Increased pension: after the age of 65
Your retirement pension is increased by a set percentage for each month after age 65 that you delay receiving it, until age 70.
From 2012 to 2013, the amount of this increase will gradually rise from 0.64% to 0.7% per month. This means that if you start receiving your CPP retirement pension in 2013 at age 70, it will be 42% more than if you had taken it at 65.
|Year||% of monthly increase||
(if pension is taken at age 70)
If you are applying after your 65th birthday, you can choose to receive retroactive pension payments, but they cannot begin earlier than the month after your 65th birthday. In general, we can make retroactive payments of CPP benefits for up to 12 months (11 months plus the month you apply).
If you delay applying for your CPP retirement pension after you turn 70, you risk losing benefits. There is no financial benefit in delaying your pension after age 70.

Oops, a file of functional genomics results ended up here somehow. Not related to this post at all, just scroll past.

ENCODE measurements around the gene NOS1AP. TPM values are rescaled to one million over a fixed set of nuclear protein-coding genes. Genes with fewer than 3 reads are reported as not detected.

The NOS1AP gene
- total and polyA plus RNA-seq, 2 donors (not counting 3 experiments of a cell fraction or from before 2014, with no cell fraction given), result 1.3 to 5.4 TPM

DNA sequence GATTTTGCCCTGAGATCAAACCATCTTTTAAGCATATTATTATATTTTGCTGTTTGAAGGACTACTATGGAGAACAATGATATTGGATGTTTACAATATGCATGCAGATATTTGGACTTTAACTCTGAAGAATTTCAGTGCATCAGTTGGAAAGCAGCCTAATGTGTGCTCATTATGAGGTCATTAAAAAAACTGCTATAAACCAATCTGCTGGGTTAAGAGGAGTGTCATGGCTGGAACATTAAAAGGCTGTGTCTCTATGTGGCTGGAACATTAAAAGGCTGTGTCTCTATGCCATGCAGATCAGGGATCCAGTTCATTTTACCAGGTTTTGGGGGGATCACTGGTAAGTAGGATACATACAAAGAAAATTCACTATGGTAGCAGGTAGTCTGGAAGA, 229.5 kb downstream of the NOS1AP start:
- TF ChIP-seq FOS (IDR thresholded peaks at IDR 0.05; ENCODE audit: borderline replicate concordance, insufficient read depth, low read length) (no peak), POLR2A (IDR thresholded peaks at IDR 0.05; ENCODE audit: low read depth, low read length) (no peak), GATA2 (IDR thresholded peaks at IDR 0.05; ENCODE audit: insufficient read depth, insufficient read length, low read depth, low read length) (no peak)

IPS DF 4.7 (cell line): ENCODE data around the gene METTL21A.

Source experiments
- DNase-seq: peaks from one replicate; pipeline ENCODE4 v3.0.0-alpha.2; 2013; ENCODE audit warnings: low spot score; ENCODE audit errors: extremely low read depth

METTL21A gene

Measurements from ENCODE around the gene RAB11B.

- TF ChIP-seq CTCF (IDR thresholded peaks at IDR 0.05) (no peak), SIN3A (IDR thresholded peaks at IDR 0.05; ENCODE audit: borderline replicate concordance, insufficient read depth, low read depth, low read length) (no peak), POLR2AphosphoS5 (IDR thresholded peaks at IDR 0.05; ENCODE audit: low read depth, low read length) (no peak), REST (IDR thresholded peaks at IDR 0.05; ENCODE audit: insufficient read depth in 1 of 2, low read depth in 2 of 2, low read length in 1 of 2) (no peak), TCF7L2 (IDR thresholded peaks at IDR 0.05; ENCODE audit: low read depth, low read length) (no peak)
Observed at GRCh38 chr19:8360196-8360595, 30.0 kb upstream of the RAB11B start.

How to decide when to take your retirement pension
The decision is yours, and depends on your personal circumstances. You should consider the following:
- how much and how long you have paid into the CPP so far;
- your other retirement income;
- if you have a company pension plan (check with your employer to see if it will be affected by your CPP pension);
- whether or not you will work after the age of 60;
- your current health and family health history; and
- your retirement plans.
You should carefully consider your personal situation when deciding when to start your CPP retirement pension.
The Canada Pension Plan's Post-Retirement Benefit
You may be eligible for a Post-Retirement Benefit if you are 60 to 70 years of age and you are working or return to work in Canada (outside Quebec) while receiving a retirement pension from the Canada Pension Plan or Quebec Pension Plan.